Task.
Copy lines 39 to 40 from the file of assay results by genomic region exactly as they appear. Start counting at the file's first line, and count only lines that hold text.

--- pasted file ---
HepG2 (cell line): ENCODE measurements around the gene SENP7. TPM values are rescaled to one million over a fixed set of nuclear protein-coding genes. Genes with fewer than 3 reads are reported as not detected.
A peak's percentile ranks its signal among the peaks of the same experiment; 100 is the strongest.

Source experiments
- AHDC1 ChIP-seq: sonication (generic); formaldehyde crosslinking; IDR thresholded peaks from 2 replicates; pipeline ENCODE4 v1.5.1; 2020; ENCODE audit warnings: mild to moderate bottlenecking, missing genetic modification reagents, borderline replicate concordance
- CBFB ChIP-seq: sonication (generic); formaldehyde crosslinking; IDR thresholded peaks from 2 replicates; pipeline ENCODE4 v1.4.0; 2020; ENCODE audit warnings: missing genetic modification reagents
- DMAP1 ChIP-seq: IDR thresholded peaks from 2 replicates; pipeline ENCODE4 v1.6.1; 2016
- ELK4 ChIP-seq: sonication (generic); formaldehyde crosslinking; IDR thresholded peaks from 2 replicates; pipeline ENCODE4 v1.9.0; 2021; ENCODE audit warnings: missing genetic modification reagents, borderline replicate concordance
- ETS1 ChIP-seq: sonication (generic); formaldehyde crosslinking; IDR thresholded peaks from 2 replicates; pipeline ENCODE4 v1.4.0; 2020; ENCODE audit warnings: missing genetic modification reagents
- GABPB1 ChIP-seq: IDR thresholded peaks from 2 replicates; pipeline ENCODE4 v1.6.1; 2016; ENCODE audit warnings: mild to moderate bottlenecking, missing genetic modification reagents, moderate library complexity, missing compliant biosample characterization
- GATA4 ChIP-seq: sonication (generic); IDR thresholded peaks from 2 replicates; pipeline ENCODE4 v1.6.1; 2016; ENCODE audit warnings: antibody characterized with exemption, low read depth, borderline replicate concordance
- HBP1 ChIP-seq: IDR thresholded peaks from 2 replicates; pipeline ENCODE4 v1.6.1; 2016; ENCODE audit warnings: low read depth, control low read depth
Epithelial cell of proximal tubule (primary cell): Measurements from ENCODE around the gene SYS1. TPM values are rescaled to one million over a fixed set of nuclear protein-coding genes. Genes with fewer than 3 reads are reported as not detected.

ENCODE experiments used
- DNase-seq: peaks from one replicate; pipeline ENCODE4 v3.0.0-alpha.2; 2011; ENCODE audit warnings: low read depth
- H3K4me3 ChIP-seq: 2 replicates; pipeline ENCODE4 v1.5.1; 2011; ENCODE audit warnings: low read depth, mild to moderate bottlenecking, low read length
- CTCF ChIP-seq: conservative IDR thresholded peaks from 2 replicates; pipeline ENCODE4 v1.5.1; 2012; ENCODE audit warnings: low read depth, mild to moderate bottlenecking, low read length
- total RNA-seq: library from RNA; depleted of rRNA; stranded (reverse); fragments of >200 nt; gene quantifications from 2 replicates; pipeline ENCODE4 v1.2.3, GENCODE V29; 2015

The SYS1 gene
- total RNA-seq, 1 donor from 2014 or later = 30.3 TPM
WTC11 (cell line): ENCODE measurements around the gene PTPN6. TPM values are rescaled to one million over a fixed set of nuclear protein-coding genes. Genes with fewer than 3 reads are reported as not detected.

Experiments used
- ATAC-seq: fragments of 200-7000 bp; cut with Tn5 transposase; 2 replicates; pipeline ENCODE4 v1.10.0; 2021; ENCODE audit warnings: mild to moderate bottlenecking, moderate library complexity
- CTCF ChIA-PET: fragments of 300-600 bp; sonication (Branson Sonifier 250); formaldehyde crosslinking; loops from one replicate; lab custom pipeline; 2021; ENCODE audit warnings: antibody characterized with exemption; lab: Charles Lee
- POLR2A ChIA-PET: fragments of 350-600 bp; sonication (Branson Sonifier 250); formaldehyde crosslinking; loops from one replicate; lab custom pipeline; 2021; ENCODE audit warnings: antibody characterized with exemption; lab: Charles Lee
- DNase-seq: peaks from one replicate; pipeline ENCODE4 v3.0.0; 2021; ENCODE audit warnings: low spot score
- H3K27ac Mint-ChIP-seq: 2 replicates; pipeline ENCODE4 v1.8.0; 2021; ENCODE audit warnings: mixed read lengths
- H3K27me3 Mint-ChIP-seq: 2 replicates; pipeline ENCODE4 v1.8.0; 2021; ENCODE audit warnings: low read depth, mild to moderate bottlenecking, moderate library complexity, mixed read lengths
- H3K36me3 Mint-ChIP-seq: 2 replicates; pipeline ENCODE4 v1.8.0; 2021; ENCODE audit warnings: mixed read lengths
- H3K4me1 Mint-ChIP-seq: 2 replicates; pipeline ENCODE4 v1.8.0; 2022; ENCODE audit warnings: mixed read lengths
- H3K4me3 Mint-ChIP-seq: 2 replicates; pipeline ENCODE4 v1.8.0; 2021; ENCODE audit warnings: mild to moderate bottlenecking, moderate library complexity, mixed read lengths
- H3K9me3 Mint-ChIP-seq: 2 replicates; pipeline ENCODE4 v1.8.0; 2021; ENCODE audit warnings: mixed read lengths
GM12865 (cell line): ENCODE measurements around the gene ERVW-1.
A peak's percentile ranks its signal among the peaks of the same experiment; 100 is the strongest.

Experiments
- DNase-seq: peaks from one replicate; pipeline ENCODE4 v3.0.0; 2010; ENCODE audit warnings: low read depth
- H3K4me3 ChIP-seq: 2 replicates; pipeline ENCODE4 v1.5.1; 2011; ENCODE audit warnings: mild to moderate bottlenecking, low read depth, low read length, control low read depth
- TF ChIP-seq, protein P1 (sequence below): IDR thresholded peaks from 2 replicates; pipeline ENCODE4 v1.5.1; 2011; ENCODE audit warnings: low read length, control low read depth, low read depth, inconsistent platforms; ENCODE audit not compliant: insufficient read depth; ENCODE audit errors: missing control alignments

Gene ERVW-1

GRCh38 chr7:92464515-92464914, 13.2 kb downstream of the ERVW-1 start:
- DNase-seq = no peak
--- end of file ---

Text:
GRCh38 chr7:92464515-92464914, 13.2 kb downstream of the ERVW-1 start:
- DNase-seq = no peak